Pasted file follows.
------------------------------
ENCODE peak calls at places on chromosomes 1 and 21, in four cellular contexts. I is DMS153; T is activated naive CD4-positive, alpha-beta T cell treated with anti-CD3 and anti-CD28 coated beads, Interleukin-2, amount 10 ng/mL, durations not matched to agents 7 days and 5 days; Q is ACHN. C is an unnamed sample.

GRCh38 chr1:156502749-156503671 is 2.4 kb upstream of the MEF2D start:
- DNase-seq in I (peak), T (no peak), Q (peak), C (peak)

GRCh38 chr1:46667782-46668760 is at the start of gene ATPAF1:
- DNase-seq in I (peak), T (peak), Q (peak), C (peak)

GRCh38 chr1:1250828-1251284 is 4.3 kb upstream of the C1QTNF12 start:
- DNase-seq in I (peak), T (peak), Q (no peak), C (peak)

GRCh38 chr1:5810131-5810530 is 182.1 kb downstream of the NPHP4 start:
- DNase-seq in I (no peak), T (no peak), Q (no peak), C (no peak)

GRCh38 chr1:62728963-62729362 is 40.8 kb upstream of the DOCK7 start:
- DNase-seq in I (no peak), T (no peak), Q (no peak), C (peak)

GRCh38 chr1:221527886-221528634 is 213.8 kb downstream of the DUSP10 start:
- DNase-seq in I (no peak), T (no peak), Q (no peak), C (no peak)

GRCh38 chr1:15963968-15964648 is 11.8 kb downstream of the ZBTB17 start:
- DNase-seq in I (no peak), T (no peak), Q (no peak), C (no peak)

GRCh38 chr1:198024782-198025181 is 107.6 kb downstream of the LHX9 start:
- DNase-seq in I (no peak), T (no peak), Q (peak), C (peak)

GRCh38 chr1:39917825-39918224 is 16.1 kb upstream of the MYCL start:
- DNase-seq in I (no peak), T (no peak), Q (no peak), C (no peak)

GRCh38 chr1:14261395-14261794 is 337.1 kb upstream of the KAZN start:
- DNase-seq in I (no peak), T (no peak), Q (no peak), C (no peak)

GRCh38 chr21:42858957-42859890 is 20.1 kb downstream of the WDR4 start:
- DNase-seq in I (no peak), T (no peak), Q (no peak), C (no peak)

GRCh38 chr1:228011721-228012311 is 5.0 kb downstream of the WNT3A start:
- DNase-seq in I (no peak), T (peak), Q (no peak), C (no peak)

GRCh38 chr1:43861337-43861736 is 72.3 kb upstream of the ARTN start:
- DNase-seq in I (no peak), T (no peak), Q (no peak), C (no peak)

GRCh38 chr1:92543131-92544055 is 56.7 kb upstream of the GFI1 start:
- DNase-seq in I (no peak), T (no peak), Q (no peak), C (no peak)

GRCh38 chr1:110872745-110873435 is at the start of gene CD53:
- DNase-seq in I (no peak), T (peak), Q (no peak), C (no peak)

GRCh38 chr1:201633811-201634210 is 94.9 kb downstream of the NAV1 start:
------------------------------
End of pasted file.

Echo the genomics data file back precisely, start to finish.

ENCODE peak calls at places on chromosomes 1 and 21, in four cellular contexts. I is DMS153; T is activated naive CD4-positive, alpha-beta T cell treated with anti-CD3 and anti-CD28 coated beads, Interleukin-2, amount 10 ng/mL, durations not matched to agents 7 days and 5 days; Q is ACHN. C is an unnamed sample.

GRCh38 chr1:156502749-156503671 is 2.4 kb upstream of the MEF2D start:
- DNase-seq in I (peak), T (no peak), Q (peak), C (peak)

GRCh38 chr1:46667782-46668760 is at the start of gene ATPAF1:
- DNase-seq in I (peak), T (peak), Q (peak), C (peak)

GRCh38 chr1:1250828-1251284 is 4.3 kb upstream of the C1QTNF12 start:
- DNase-seq in I (peak), T (peak), Q (no peak), C (peak)

GRCh38 chr1:5810131-5810530 is 182.1 kb downstream of the NPHP4 start:
- DNase-seq in I (no peak), T (no peak), Q (no peak), C (no peak)

GRCh38 chr1:62728963-62729362 is 40.8 kb upstream of the DOCK7 start:
- DNase-seq in I (no peak), T (no peak), Q (no peak), C (peak)

GRCh38 chr1:221527886-221528634 is 213.8 kb downstream of the DUSP10 start:
- DNase-seq in I (no peak), T (no peak), Q (no peak), C (no peak)

GRCh38 chr1:15963968-15964648 is 11.8 kb downstream of the ZBTB17 start:
- DNase-seq in I (no peak), T (no peak), Q (no peak), C (no peak)

GRCh38 chr1:198024782-198025181 is 107.6 kb downstream of the LHX9 start:
- DNase-seq in I (no peak), T (no peak), Q (peak), C (peak)

GRCh38 chr1:39917825-39918224 is 16.1 kb upstream of the MYCL start:
- DNase-seq in I (no peak), T (no peak), Q (no peak), C (no peak)

GRCh38 chr1:14261395-14261794 is 337.1 kb upstream of the KAZN start:
- DNase-seq in I (no peak), T (no peak), Q (no peak), C (no peak)

GRCh38 chr21:42858957-42859890 is 20.1 kb downstream of the WDR4 start:
- DNase-seq in I (no peak), T (no peak), Q (no peak), C (no peak)

GRCh38 chr1:228011721-228012311 is 5.0 kb downstream of the WNT3A start:
- DNase-seq in I (no peak), T (peak), Q (no peak), C (no peak)

GRCh38 chr1:43861337-43861736 is 72.3 kb upstream of the ARTN start:
- DNase-seq in I (no peak), T (no peak), Q (no peak), C (no peak)

GRCh38 chr1:92543131-92544055 is 56.7 kb upstream of the GFI1 start:
- DNase-seq in I (no peak), T (no peak), Q (no peak), C (no peak)

GRCh38 chr1:110872745-110873435 is at the start of gene CD53:
- DNase-seq in I (no peak), T (peak), Q (no peak), C (no peak)

GRCh38 chr1:201633811-201634210 is 94.9 kb downstream of the NAV1 start: